Yes, it all comes down to my love of mythology and the manner in which occurrences get embellished until even the wildest embellishments become accepted into a culture’s shared experience and shared assumptions. But I’m an incredibly boring guy.
Newsman Edward R Murrow hosts the dramatization and as usual looks like he’d love to climb out of the screen and kick the asses of news pussies like Chris Matthews and Chris Hayes. The most entertaining aspect of this production is catching the future stars in supporting roles. Ed Asner, Warren Beatty AND Warren Oates, plus James Coburn, Vincent Gardenia, John Astin and more. Continue reading
THE CANNED FILM FESTIVAL STARRING LARAINE NEWMAN (1986) – Halloween Month continues at Balladeer’s Blog with this look at a neglected Movie Host show, since Movie Hosts/ Horror Hosts are as associated with Halloween as are monsters and cosplay.
In this post I won’t be covering the entire history of movie hosting and the “So Bad They’re Good” film subculture. For that, there are my many other blog posts covering movie hosting from Vampira and her contemporaries, through Moona Lisa, then Son of Svengoolie, Elvira, and programs like Saturday Night Dead, The Texas 27 Film Vault and MST3K.
THE SHOW: The Canned Film Festival Starring Laraine Newman. From June 21st to September 13th of 1986 this 90 minute syndicated program sponsored largely by Dr Pepper aired on Saturday nights in various time slots around the United States. Elvira’s show Movie Macabre had run from 1981 to 1986 and was winding down. The Texas 27 Film Vault, which had debuted on February 9th, 1985 was still on the air and would run for roughly two and a half years in Texas and Oklahoma.
Along came The Canned Film Festival, which, with a nationally known name like Laraine Newman attached to it, may well have been the reason that one of the attempted syndication deals for T27FV fell through. Be that as it may, Laraine Newman’s show would – like The Texas 27 Film Vault – show more than just lame horror and sci-fi films and would cover the whole spectrum of bad and/ or campy cinema of the past.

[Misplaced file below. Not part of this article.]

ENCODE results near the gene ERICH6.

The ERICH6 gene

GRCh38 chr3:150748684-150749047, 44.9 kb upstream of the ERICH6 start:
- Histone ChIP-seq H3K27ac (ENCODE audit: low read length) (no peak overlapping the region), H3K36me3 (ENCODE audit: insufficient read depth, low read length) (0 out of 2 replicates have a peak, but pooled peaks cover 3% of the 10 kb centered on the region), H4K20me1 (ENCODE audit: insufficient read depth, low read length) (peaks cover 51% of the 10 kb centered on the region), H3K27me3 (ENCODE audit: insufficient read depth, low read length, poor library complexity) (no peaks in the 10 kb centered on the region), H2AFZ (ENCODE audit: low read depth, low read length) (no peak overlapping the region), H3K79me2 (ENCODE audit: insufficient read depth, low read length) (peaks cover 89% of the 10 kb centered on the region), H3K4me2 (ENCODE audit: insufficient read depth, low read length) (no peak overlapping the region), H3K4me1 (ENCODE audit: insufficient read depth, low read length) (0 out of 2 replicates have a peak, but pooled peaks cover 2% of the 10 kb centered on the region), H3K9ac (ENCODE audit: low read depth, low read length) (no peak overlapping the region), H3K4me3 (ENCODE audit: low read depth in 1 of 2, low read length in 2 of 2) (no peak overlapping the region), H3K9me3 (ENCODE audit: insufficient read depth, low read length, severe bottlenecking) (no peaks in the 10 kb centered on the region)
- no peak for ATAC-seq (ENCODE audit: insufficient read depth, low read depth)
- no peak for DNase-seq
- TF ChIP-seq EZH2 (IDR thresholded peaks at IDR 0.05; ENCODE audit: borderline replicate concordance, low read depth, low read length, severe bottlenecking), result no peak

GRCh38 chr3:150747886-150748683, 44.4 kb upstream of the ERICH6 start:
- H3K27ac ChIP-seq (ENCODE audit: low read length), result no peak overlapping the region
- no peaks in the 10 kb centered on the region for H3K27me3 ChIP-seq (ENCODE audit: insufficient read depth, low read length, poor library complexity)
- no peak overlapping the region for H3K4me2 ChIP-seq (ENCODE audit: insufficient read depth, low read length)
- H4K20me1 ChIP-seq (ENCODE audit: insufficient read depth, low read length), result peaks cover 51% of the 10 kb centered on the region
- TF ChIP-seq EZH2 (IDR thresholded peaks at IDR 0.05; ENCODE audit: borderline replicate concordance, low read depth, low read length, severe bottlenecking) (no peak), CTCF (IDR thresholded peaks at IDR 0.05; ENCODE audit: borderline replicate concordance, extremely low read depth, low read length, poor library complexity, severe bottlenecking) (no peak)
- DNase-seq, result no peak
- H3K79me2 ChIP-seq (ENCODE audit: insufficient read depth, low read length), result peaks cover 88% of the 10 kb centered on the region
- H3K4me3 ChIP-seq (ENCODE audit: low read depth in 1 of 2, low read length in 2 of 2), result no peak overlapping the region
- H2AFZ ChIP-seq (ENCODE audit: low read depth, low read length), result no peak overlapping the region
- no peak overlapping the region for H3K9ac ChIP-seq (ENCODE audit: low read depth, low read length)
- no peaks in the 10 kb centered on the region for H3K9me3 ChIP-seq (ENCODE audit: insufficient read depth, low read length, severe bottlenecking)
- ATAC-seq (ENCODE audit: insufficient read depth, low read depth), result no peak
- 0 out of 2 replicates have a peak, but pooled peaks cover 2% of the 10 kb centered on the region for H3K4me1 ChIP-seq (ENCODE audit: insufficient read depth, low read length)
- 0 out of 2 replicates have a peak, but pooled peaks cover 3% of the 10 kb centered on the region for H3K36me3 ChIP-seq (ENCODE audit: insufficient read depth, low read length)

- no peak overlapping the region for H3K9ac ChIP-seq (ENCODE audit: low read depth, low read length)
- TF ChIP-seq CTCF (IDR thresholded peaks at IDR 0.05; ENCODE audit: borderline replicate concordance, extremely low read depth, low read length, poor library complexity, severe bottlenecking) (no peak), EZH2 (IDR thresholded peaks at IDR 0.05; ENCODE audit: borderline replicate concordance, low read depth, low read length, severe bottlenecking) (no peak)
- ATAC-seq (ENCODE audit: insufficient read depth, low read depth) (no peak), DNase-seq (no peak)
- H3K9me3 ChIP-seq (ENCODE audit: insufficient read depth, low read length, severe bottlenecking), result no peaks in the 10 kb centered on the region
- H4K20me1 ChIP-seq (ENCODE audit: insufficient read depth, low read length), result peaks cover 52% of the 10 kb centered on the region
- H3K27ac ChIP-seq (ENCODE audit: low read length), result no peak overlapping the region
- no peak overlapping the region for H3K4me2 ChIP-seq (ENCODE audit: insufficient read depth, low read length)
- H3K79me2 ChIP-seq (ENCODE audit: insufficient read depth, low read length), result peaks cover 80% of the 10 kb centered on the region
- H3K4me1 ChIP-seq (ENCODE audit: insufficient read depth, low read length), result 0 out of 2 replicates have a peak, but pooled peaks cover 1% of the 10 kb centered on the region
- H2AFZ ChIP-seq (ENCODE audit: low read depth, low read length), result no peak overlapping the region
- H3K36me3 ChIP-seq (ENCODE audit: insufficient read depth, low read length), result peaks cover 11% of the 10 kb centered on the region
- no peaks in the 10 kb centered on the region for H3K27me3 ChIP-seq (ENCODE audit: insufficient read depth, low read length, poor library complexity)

THE HOSTESS: Laraine Newman may be best known for Saturday Night Live and for her character actress work, but she had been a member of The Groundlings improvisational comedy troupe … As had Cassandra Peterson aka Elvira. Newman was also known as an aficionado of horror and fringe cinema. Continue reading
DUSTY’S TRAIL (1973-1974) – Just sit right back and you’ll hear a tale, a tale of a fateful trip … But not THAT one. Dusty’s Trail was an uninspired, unfunny attempt by Sherwood Schwartz to recapture the success of his famed sitcom Gilligan’s Island.
Demonstrating “Minimum Effort Puppy” levels of laziness, Schwartz shamelessly copied every single aspect of Gilligan’s Island and its memorable – if moronic – characters over to the Old West. With Dusty’s Trail, Schwartz managed to cadge everything but the laughs from his 1960s hit.
Gilligan’s Island featured seven castaways trapped on a desert island because of the mind-numbing stupidity of their charter ship’s First Mate – Gilligan. Dusty’s Trail featured seven members of a wagon train hopelessly lost on their way to California because of the mind-numbing stupidity of their expedition’s Scout – Dusty.
On both shows the imbecile whose repeated blunders doomed his party’s efforts to save themselves over and over again was played by Bob Denver. In real life the other stranded people would have killed Gilligan or Dusty very early on, but these were just sitcoms, so both mentally impaired losers were permitted to live. Continue reading
BLACK SASH (2003) – This program was basically a vehicle for Baguazhang-style martial artist Russell Wong and only produced 8 episodes, 2 of which were never aired. Wong starred as Tom Chang, an undercover narcotics agent who was framed and spent 5 years in a Hong Kong prison.
Black Sash was widely bashed in its day but here in 2021 it seems a little bit like an unappreciated program with unfulfilled potential. Part of the problem with the show was its neither fish nor foul nature. Despite the above premise it was NOT an action drama about Chang kicking butts and busting heads to clear his name and return to the force.
Instead it dealt with the main character moving to San Francisco and running a martial arts school while trying to reestablish a relationship with his 12 year old daughter and his remarried ex-wife. He also became a mentor and surrogate parent to his students. At least one fight scene against genuinely dangerous assailants featured in each episode, too, often having to do with Chang’s sideline as a bounty hunter.
But talk about hard to categorize! Think of Black Sash as Cobra Kai crossed with Dawson’s Creek. Or maybe an Asian-led variation of The Master, the old Lee Van Cleef series, with less action but with likable characters and more interesting dialogue. Or how about Michael Nouri’s show Downtown with troubled teens replacing the parolees who helped him fight crime? Continue reading